I had written a book about the power of Twitter in disseminating news (in particular in the Arab Spring) but until today hadn’t quite gathered just how powerful a movement it is.
The general argument I made when the book was published in May was that Twitter was vitally important in providing the impetus for the uprisings across Africa and the Middle East, but wasn’t the be all and end all. But because it was remote, and because I was an observer, I couldn’t really comment properly on the incredible power and dynamism social media and the internet gives news stories.
That changed today.
I hadn’t meant to get caught up in a horrible story of what now (just over an hour after a gunman on Utoya was let loose with automatic weapons on an island being inhabited by 560 15-25 year olds) looks to be at first glance a major act of terrorism – whether domestic or foreign – in Europe. I was just intrigued, like anyone who takes an interest in the news (and yes, might one day think of trying to break into the ranks of journalists) as to what was unfolding. On my Twitter feed I’d seen a couple of photographs of utter destruction: ones that shared worrying similarities with the wrecked streets of mid-town New York nearly a decade ago, and sent out a tweet asking for more information.
At first I wasn’t quite sure whether to commit to the reality that it could be a bomb: I wanted it to be a horrific, tragic accident. A fluke. But then I began looking at the local press (another boon of the connected world – foreign-language newspapers and television channels, which previously were bound by geographical lines and a knowledge of the language, have now been opened up by the internet and more importantly Google Translate) and realised that it was something worse.
I’d gone to Dagbladet, a Norwegian news site, who had claimed that the explosion was the result of a carbomb. No-one on my Twitter feed had said this, but plenty were speculating, so I tried to clear it up somewhat. I tweeted the information, and followed it up with others.
One of those repeated the news that the Norwegian Energy Ministry had been hit. That’s related to the work I do, and I began to get puzzled as to why they’d been attacked. I offered up some context: Russia and Norway had just cleared up an enormous and potentially huge conflict over gas and oil exploration in the Arctic. To me, an attack there didn’t make sense.
That tweet was picked up by Joseph Stashko
of who blogs for the Huffington Post UK, who had created a Storify of the Oslo explosion. (Yet another example of new technology being adapted to try and present a coherent story.) Worryingly, my tweet was being quoted, so I felt I had to clarify my musings. I began getting into conversations with Jonathan Frost and Dave Wyllie, two aspiring journalists of a similar age to me.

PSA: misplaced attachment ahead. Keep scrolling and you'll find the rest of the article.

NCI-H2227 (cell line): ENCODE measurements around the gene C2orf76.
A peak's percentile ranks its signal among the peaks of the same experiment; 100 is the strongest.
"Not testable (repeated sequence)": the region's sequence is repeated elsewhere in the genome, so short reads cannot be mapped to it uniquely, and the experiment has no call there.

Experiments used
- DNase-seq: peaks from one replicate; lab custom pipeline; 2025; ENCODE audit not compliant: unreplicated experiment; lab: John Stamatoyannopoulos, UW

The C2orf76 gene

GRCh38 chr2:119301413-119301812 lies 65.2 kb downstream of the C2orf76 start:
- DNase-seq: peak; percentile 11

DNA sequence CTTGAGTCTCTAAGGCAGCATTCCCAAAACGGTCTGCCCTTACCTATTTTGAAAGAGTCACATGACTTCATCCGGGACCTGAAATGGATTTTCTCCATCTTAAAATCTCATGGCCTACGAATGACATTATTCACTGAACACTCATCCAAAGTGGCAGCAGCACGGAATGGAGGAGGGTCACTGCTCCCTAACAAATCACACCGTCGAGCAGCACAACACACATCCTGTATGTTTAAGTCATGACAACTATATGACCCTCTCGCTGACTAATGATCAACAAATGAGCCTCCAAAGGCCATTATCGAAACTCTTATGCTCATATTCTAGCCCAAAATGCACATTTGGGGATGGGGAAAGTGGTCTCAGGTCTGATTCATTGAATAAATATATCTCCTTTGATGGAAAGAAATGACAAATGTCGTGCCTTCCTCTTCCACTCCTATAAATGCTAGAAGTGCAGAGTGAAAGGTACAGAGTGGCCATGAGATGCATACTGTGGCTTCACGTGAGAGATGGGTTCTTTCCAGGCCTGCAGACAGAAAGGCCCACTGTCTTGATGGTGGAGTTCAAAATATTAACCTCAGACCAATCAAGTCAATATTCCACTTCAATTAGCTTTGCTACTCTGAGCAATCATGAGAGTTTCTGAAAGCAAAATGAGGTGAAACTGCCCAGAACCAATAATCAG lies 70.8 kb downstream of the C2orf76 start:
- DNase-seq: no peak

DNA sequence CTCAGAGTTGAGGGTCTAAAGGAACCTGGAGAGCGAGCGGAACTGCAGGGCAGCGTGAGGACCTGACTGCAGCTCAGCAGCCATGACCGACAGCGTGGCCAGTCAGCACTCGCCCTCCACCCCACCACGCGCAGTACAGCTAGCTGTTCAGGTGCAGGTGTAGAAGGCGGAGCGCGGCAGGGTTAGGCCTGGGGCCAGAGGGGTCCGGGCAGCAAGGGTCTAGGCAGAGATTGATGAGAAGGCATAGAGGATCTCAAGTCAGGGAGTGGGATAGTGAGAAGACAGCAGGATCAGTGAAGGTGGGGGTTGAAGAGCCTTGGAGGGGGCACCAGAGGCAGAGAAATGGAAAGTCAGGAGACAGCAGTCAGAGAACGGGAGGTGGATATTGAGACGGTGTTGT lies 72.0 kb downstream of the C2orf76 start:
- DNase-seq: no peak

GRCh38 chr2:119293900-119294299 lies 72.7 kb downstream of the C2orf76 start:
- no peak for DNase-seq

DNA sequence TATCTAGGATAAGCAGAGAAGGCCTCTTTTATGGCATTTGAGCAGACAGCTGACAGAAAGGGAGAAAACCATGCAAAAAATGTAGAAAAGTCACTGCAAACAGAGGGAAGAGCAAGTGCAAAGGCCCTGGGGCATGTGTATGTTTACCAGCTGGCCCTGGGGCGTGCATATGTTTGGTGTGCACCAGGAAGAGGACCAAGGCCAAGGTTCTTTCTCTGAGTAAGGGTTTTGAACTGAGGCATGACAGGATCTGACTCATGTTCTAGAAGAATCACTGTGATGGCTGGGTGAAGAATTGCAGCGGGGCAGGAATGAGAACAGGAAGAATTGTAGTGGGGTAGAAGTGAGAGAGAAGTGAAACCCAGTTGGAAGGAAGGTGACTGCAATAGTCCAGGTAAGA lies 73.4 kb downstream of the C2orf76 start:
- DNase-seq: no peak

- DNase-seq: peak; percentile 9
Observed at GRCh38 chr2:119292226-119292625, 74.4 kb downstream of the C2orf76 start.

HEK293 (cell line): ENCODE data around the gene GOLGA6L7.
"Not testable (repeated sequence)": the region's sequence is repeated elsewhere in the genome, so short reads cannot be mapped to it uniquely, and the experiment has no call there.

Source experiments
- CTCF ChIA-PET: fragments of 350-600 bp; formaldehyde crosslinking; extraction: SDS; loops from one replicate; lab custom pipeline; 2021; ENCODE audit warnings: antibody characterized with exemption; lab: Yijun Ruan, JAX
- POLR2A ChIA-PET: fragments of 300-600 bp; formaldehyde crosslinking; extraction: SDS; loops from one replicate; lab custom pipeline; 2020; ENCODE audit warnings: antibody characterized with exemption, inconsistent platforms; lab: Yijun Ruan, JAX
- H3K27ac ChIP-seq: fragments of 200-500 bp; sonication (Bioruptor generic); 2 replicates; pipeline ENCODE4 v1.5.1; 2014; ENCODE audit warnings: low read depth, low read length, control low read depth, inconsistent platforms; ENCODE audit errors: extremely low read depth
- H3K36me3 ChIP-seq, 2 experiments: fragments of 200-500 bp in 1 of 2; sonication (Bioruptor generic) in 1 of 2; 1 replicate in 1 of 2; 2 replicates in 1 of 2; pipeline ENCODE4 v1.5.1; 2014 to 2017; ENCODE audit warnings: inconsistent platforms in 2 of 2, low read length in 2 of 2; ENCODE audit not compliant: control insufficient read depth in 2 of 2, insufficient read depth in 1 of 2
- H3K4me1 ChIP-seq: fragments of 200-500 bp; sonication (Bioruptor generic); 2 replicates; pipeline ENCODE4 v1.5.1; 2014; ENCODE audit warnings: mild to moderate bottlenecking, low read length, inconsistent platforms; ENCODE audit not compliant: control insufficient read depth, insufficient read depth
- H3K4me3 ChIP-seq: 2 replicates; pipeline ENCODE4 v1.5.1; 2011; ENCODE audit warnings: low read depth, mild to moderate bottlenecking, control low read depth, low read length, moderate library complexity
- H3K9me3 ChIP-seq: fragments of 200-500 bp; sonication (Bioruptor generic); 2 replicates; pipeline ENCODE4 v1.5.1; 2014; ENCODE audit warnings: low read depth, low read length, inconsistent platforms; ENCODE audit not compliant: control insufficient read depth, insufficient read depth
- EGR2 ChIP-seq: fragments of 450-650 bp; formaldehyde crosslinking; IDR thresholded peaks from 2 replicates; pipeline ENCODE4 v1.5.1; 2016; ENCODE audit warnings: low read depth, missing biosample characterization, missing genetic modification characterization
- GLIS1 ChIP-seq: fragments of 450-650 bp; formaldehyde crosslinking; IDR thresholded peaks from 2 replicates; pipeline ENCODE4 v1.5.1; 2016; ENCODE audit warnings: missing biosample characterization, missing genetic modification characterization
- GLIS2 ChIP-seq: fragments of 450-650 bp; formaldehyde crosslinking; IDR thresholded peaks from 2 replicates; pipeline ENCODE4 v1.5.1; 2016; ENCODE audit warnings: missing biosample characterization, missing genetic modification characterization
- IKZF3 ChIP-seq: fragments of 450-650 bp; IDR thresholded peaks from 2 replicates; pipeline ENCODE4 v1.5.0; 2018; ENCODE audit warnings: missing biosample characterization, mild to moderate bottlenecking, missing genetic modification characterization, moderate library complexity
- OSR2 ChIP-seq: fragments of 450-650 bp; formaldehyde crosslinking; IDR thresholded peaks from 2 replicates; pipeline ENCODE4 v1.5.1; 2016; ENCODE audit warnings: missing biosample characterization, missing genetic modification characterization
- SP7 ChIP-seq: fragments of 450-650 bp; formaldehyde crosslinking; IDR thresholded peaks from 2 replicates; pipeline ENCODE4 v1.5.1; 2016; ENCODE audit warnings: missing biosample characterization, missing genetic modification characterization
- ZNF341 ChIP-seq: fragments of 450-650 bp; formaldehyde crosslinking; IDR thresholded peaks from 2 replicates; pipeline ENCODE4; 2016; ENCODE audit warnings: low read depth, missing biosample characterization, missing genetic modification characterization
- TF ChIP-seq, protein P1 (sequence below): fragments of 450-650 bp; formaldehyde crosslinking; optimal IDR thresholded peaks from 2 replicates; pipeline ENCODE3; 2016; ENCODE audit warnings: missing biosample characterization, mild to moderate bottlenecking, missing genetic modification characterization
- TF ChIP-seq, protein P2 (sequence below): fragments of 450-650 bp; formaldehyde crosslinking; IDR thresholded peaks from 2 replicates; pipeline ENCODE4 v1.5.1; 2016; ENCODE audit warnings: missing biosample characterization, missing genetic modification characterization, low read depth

I ended up putting up 39 tweets in a bit less than 4 hours, collating information from local sources and sharing it with a couple of key disseminators – first Wyllie, who had somehow fallen into the role of being informer-in-chief, then Andy Carvin of NPR as the time difference kicked in and Americans began fully appreciating the story that was unfolding (it’s worth noting that Carvin has prior history in this sort of thing: he was – and still is – one of the major news disseminators on Twitter for the Arab revolutions).
None of it broke news; some of it beat English-language press by a few minutes, but it was all taken from journalists on the ground. And that’s where Twitter really works. It doesn’t necessarily create the story, or involve any original journalism, but it does travel faster than television.
They key seems to be judicious factchecking. It’s all too easy to get carried away with the sheer rush of volts that power through your veins and retweet rumours in haste. (I know that I begrudgingly tore myself away from the computer for an hour to travel home because I was so concerned about the potential mounting death toll; I drained the battery on my phone accessing Twitter, above the BBC or any other news website. The sheer compelling horror of a breaking news story can blur judgement, and you have to actively take measures to focus it.) I’m happy to say that I don’t think I or anyone I was reading spread bad info – but some people, encouraged by the lack of censorship on the internet, forgot to censor themselves. As Dave Wyllie tweeted, “it’s not big or clever to tweet photos of people quite clearly dead with their face/distinctive clothes in shot.”
What happened today was absolutely horrible. Unspeakable. I wish I could’ve just got up today, done a day’s work, had my stupid blogpost about quantitative easing be the record of the day and maybe watched a film tonight. Instead I’ve faced up to the horror of humanity and the way that you can somehow be swept up (in some small way) into a maelstrom of news. I’ve learnt that online media is much more powerful than I ever conceived. It won’t ever replace old-style journalism: in fact, it leeches shamelessly from them, but it’s a powerful force nonetheless.
Now, though, I’m going to think of those who lost their lives today, and of those who are trying still to rescue countless more whose lives are on the brink. One last Twitter reference, from the person who I began sharing this horrific experience with: